August 30, 2010

Archives as 'places of memory'

Our archives, as “places of memory”, are so important for preserving details of the history of the Sisters of Mercy. They provide an insight into significant events and developments both within the Order and in contemporary society more generally. By revealing and exploring actions, beliefs and drives of past Sisters, we may see inspiration and routes to move forward in a changed society.

This extract from the Annals of Harewood Avenue, London, from 1845 recalls the departure from there of the first Sisters to Australia. As we approach September, and 165 years since this annal entry, it is interesting to reflect on what it records. These sisters would of course come to settle in Perth, and from this first settlement, would initiate rapid growth in a relatively new and developing society. However, there is a sense that the task of this Australian foundation was far from easy and of course required huge courage and strength of spirit.

Extracts taken from Annals Book from Blandford Square/Harewood Ave, 1842 – 1986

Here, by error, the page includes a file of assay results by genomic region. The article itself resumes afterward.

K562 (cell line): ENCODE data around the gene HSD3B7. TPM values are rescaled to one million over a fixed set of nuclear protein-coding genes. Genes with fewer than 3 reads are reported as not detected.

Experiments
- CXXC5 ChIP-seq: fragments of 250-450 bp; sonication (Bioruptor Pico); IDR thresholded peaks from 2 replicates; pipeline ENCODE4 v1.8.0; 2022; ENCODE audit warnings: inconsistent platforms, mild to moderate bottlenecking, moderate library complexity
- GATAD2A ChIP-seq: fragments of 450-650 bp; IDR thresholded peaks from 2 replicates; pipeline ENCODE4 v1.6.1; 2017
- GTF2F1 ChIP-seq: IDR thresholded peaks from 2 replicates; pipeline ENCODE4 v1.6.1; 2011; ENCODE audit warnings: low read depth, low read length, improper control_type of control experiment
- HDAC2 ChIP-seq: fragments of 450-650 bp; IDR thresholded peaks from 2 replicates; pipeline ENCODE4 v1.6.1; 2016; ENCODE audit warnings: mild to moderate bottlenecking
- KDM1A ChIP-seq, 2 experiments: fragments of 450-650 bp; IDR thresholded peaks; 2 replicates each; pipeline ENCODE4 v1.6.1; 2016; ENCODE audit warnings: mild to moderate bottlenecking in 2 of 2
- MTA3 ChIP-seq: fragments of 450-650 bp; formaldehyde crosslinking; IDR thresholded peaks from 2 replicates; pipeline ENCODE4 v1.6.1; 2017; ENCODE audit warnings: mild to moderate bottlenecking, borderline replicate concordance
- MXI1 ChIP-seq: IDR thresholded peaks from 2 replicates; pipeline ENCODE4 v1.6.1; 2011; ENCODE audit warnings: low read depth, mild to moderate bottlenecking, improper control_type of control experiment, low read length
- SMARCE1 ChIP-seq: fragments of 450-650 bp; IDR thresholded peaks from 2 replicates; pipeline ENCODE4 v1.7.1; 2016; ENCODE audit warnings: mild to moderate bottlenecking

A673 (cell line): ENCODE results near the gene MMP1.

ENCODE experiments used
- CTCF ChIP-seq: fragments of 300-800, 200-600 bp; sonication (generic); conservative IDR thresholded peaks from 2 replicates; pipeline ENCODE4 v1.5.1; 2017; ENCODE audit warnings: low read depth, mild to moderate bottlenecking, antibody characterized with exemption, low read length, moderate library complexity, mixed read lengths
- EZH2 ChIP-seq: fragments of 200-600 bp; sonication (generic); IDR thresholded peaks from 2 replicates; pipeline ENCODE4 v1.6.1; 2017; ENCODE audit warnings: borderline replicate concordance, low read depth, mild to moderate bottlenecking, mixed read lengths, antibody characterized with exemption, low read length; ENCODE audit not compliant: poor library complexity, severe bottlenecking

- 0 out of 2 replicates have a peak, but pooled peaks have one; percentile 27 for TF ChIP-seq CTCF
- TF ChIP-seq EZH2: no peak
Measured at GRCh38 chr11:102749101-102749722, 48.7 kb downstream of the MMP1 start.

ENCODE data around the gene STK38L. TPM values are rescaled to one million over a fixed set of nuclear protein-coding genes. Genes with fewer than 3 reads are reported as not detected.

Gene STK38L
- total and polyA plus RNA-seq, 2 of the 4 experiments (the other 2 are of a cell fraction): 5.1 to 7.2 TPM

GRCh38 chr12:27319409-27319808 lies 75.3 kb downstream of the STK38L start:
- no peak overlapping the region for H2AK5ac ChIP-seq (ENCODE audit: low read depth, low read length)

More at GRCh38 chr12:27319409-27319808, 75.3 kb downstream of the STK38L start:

1845

Sept 10 Six Sisters from St Catherine’s Convent of Our Lady of Mercy, Dublin, arrived here on their way to Australia, to establish our Holy Order in that Country, under the jurisdiction of the Rt Revd Dr Brady, Vicar Apostolic of Western Australia.

Sept 16 The Sisters, having joined with the Bishop and Community in reciting the Litany of the Blessed Virgin, imploring her powerful protection during their perilous voyage, took their departure for Gravesend, and sailed the same evening for the scene of their arduous mission.

Messages to Jenny Smith - Archivist, Union of the Sisters of Mercy

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